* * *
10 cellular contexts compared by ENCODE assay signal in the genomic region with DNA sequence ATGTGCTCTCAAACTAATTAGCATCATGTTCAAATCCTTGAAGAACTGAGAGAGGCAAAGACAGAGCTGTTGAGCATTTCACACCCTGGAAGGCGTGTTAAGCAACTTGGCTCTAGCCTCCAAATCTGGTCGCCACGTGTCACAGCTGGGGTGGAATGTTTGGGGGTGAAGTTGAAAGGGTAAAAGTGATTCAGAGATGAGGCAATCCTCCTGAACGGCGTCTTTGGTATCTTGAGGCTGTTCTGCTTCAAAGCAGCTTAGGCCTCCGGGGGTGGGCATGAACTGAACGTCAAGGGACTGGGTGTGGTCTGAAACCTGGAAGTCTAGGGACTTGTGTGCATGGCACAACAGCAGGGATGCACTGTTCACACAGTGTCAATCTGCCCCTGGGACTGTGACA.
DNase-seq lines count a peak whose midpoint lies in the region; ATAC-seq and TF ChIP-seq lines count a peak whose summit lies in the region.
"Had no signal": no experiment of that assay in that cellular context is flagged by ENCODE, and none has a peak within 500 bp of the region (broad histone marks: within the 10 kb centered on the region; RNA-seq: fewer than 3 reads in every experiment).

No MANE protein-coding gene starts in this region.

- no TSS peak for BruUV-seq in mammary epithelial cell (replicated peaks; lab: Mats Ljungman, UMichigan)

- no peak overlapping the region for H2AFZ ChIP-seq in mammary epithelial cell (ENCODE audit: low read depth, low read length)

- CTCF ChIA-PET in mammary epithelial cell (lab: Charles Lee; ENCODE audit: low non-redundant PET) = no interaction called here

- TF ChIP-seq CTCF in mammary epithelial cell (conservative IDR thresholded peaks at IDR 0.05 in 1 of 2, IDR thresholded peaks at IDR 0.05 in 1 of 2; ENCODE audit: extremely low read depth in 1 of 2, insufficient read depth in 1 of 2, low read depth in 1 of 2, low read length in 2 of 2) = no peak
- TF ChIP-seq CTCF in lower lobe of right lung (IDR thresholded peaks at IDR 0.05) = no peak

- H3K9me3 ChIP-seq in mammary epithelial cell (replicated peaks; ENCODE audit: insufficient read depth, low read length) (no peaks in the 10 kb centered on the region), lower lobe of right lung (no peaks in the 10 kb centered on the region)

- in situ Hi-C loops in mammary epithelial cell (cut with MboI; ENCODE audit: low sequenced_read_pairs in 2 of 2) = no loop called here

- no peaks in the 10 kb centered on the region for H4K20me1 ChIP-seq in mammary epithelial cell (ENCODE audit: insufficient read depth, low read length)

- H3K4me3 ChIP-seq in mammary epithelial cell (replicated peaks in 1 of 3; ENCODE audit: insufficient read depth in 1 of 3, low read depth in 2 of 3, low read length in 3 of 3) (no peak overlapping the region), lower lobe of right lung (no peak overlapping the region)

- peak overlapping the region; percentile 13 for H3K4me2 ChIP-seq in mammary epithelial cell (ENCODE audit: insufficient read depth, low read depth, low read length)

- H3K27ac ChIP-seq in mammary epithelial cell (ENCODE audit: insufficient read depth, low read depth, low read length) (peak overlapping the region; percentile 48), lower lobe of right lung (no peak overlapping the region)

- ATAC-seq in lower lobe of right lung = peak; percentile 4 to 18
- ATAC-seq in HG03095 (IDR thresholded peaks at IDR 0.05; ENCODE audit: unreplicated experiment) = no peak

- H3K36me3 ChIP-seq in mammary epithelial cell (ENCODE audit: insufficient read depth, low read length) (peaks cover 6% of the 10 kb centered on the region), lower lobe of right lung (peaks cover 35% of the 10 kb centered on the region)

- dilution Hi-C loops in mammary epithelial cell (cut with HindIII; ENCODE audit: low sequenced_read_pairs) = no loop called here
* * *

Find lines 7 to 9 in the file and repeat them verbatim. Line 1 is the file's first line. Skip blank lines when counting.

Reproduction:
- CTCF ChIA-PET in mammary epithelial cell (lab: Charles Lee; ENCODE audit: low non-redundant PET) = no interaction called here

- TF ChIP-seq CTCF in mammary epithelial cell (conservative IDR thresholded peaks at IDR 0.05 in 1 of 2, IDR thresholded peaks at IDR 0.05 in 1 of 2; ENCODE audit: extremely low read depth in 1 of 2, insufficient read depth in 1 of 2, low read depth in 1 of 2, low read length in 2 of 2) = no peak
- TF ChIP-seq CTCF in lower lobe of right lung (IDR thresholded peaks at IDR 0.05) = no peak